Feast of Saints Philip and James

Scripture Readings:  1 Cor 15:1-8; Jn 14:6-14        

In high school when asked why I wanted to be a monk I replied, “To know God as a Friend.”  That was the desire of the apostle Philip when he said, “Show us the Father and it will be enough.”  It’s the purpose of life as expressed in the Baltimore Catechism, “God made me to know Him, to love Him, and to serve Him in this world, and to be happy with Him forever in heaven.”

Archbishop Sheen writes that, “A little child who believes we were made to know, love and serve God in this world and to be happy with Him in the next world … is more profoundly educated than a university professor who does not know the Master of the Universe.”1 

Carl Jung, the Swiss psychiatrist who founded analytical psychology, writes that among his patients over thirty-five there was not one who was really healed who did not regain his religious outlook on the purpose of life.2  

Philip found it, and he speaks for all of us when he says, “Lord, show us the Father and we will be satisfied” (Jn 14:8).   

  1. Archbishop Fulton J. Sheen: Go to Heaven, Catholic Book Club, London, p. 75.
  2. Carl G. Jung: The Journal of General Education. Vol. XXII, No. 1. Pennsylvania State University Press, University Park, London. “During the past 30 years, people from all the civilized countries of the earth have consulted me. Many hundreds of patients have passed through my hands… Among all my patients in the second half of life—that is to say, over thirty-five—there has not been one whose problem in the last resort was not that of finding a religious outlook on life.  It is safe to say that every one of them fell ill because he had lost what the living religions of every age had given to their followers, and none of them was really healed who did not regain his religious outlook.” 




Feast of Saints Philip and James

Scripture Readings: 1 Cor 15:1-8;  Jn 14:6-14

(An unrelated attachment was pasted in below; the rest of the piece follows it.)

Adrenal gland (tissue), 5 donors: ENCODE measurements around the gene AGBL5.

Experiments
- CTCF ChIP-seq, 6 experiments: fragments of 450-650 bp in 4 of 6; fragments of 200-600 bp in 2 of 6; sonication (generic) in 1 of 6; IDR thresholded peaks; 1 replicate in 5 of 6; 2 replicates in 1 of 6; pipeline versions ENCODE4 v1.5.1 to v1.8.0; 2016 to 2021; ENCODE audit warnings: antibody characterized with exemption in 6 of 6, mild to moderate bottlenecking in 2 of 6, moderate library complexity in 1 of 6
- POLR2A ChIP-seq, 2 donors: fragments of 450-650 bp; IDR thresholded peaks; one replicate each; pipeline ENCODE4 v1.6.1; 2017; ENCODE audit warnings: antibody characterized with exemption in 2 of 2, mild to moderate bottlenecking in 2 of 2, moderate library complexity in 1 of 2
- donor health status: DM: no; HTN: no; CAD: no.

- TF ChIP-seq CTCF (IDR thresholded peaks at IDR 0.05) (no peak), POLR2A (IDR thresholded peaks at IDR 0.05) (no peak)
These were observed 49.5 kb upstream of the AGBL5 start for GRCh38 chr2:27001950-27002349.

“Show us the Father.” In the monastery, after the death of a monk like Br. Kevin, we keep a crucifix at his place in the dining room for thirty days.  It’s a reminder to pray for him. And during the liturgical year we remember the feasts of apostles like Philip and James who gave their lives for Christ, not to pray for them, because martyrs go straight to heaven, but to ask them to pray for us.

But is it only martyrs and great saints who can skip past purgatory?  Could a monk like Br. Kevin go straight to heaven?  It is good to recall again St. Bernard’s Sermon on Perseverance where he writes:  “Let me tell you something for your fuller consolation. Receive it as my most solemn assurance that … there have flown to the everlasting joys above, the souls of choir religious, lay brothers, and novices without the least hindrance once they were set free from the chains of our mortality. And if you desire to know how I can be so certain of this, let me inform you that it has been declared and revealed to me with the clearest and most indubitable evidence.1   

Receiving the Eucharist and the Anointing of the Sick out of love for Jesus prepares all of us, not just monks, to go straight to heaven so that when we die we will hear Jesus say to us, “Come, let us go to the Father.”

1. St. Bernard’s Sermons, vol. 3, translated by a Priest of Mount Melleray, The Carroll Press, Westminster, 1950, On the Motives for Fervor and Perseverance in the Service of God, 543.